FIG. 2 is an internal configuration diagram of the image sensing portion in FIG. 1;

FIG. 3 is an internal block diagram of face processing blocks provided in the image shooting device of FIG. 1;

FIGS. 4A to 4C are diagrams illustrating identification processing executed by the face follow-up portion in FIG. 3;

FIG. 5 is a diagram illustrating identification processing executed by the face follow-up portion in FIG. 3;

FIG. 6 is a diagram showing the data structure of the face information management table in FIG. 3;

FIG. 7 is a diagram showing the coordinates of a face region;

FIG. 8 is a diagram illustrating a method of choosing a priority face by the priority face choice portion in FIG. 3;

FIG. 9 is a diagram illustrating another method of choosing a priority face by the priority face choice portion in FIG. 3;

FIG. 10 is a diagram illustrating yet another method of choosing a priority face by the priority face choice portion in FIG. 3;

FIG. 11 is an operation flow chart of the image shooting device of FIG. 1, with focus placed on following-up of a priority face;

FIGS. 12A to 12E are diagrams showing, in connection with an embodiment of the invention, temporal change of the position of two faces along with how a priority face is chosen;

FIGS. 13A to 13E are diagrams showing the data contents in the face information management table at different time points corresponding to FIGS. 12A to 12E;

FIG. 14 is a diagram showing a face of interest going out of a re-search range;

FIG. 15 is a diagram showing, in connection with Applied Example 1 embodying the invention, a priority face re-search range;

FIG. 16 is a diagram showing the definition of the inclination of a face;

FIGS. 17A to 17C are diagrams showing the definitions of a front-view face, an oblique-view face, and a profile;

FIGS. 18A to 18E are diagrams showing, in connection with an embodiment of the invention, temporal change of the position of two faces along with how a priority face is chosen;

FIGS. 19A and 19B are diagrams illustrating, in connection with a conventional technology, identification processing;

FIGS. 20A to 20C are diagrams showing change of a priority face as observed when conventional identification processing is executed; and

FIGS. 21A to 21C are diagrams showing change of a priority face as observed when conventional identification processing is executed.

DETAILED DESCRIPTION OF PREFERRED EMBODIMENTS

Embodiments of the invention will be described specifically below with reference to the accompanying drawings. Among different drawings referred to, the same parts are identified by the same reference signs, and in principle no overlapping description of the same parts will be repeated.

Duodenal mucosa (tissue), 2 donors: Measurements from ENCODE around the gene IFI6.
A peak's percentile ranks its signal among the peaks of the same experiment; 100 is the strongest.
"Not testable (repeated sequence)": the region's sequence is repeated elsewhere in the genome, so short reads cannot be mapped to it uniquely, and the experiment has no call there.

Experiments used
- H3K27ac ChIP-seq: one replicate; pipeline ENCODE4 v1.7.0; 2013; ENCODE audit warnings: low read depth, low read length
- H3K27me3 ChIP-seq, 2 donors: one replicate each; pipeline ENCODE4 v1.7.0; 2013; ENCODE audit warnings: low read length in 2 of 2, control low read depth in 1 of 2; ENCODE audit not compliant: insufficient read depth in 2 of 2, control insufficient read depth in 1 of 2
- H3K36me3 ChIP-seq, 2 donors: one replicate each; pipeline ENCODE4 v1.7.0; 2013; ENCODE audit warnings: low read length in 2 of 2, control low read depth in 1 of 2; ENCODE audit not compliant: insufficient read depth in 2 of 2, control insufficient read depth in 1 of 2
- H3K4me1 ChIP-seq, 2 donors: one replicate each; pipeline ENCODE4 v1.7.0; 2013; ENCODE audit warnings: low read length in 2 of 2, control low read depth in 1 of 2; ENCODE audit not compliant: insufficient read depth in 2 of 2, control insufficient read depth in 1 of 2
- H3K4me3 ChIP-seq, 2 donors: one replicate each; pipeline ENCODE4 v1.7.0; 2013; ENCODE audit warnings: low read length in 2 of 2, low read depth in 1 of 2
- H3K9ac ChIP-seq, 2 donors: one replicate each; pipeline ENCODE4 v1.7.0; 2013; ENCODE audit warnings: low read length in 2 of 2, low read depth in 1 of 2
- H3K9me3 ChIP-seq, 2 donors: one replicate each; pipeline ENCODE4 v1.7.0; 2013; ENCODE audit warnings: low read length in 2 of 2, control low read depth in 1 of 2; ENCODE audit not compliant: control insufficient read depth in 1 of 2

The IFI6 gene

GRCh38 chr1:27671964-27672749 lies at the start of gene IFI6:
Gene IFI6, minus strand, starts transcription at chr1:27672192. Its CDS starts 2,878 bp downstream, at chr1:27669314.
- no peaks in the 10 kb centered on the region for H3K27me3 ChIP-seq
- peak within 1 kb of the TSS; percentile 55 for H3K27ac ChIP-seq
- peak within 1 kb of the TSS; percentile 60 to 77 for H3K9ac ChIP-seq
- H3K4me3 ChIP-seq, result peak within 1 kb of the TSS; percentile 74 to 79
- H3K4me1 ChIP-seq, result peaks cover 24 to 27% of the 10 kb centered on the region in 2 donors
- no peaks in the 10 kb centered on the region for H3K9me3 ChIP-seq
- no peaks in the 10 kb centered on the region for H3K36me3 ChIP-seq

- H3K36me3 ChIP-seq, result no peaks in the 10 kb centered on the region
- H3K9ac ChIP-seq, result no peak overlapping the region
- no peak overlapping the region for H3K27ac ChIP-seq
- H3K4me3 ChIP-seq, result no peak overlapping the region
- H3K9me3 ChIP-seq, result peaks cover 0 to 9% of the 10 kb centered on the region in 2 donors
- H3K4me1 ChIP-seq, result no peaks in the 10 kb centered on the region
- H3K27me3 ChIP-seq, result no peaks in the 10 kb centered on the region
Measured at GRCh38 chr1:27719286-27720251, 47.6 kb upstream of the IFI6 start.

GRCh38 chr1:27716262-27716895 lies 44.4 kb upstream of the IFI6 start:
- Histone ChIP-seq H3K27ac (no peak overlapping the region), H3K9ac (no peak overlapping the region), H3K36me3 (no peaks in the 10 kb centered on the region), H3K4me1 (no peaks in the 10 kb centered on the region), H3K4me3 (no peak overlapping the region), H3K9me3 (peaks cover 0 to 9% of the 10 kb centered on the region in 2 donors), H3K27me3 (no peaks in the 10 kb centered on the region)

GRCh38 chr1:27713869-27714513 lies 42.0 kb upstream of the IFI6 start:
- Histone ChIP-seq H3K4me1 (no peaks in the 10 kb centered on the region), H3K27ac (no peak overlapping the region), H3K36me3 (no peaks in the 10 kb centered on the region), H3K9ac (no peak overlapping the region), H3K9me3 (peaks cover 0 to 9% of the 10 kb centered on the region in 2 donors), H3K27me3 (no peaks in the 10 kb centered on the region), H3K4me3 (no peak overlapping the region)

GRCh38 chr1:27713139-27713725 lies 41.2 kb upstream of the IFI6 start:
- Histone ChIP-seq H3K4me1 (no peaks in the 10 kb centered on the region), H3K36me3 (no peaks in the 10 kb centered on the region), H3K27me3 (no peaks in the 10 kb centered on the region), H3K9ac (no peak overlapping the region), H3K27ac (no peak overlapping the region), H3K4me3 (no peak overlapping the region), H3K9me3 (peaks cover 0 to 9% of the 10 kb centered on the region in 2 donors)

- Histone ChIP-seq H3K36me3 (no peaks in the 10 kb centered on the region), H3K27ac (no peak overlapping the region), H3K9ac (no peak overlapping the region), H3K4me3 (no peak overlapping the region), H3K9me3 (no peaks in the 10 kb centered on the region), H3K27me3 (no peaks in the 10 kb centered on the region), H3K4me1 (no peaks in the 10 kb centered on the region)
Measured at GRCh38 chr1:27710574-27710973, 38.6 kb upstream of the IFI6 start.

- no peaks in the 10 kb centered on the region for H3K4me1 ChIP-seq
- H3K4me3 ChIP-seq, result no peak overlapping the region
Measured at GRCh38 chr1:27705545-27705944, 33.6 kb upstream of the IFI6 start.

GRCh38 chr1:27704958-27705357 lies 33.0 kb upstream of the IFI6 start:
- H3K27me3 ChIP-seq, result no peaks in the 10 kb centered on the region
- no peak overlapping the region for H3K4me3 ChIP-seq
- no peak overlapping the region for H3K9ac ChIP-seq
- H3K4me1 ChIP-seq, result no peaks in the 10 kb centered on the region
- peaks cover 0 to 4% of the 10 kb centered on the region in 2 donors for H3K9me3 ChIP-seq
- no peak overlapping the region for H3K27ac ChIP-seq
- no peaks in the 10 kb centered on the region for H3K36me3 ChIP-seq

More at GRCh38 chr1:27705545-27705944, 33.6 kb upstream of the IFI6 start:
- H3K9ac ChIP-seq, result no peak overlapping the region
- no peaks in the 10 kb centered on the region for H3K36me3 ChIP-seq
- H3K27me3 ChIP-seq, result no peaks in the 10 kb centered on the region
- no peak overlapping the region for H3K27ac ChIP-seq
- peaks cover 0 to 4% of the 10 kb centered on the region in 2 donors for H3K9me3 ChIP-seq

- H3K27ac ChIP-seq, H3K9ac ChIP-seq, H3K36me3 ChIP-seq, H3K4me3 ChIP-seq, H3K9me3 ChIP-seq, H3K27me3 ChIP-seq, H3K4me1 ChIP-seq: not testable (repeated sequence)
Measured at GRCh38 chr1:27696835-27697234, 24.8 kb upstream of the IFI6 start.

FIG. 1 is an overall block diagram of an image shooting device 1 embodying the invention. The image shooting device 1 is, for example, a digital video camera. The image shooting device 1 is capable of shooting both moving and still images, and is capable even of shooting a still image simultaneously while shooting a moving image.

Basic Configuration: The image shooting device 1 is provided with the following components: an image sensing portion 11; an AFE (analog front end) 12; a video signal processing portion 13; a microphone 14; an audio signal processing portion 15; a compression processing portion 16; an internal memory 17 such as a DRAM (dynamic random-access memory) or SDRAM (synchronous dynamic random-access memory); an external memory 18 such as an SD (Secure Digital) card or a magnetic disk; a decompression processing portion 19; a video output circuit 20; an audio output circuit 21; a TG (timing generator) 22; a CPU (central processing unit) 23; a bus 24; a bus 25; an operation portion 26; a display portion 27; and a loudspeaker 28. The operation portion 26 has a record button 26 a, a shutter release button 26 b, operation keys 26 c, etc. The different blocks within the image shooting device 1 exchange signals (data) via the bus 24 or 25.

The TG 22 generates timing control signals for controlling the timing of different operations in the entire image shooting device 1, and feeds the generated timing control signals to different parts within the image shooting device 1. The timing control signals include a vertical synchronizing signal Vsync and a horizontal synchronizing signal Hsync. The CPU 23 controls the operation of different parts within the image shooting device 1 in a concentrated fashion. The operation portion 26 is operated by a user. How the operation portion 26 is operated is conveyed to the CPU 23. Different parts within the image shooting device 1 store various kinds of data (digital signals) in the internal memory 17 as necessary during signal processing.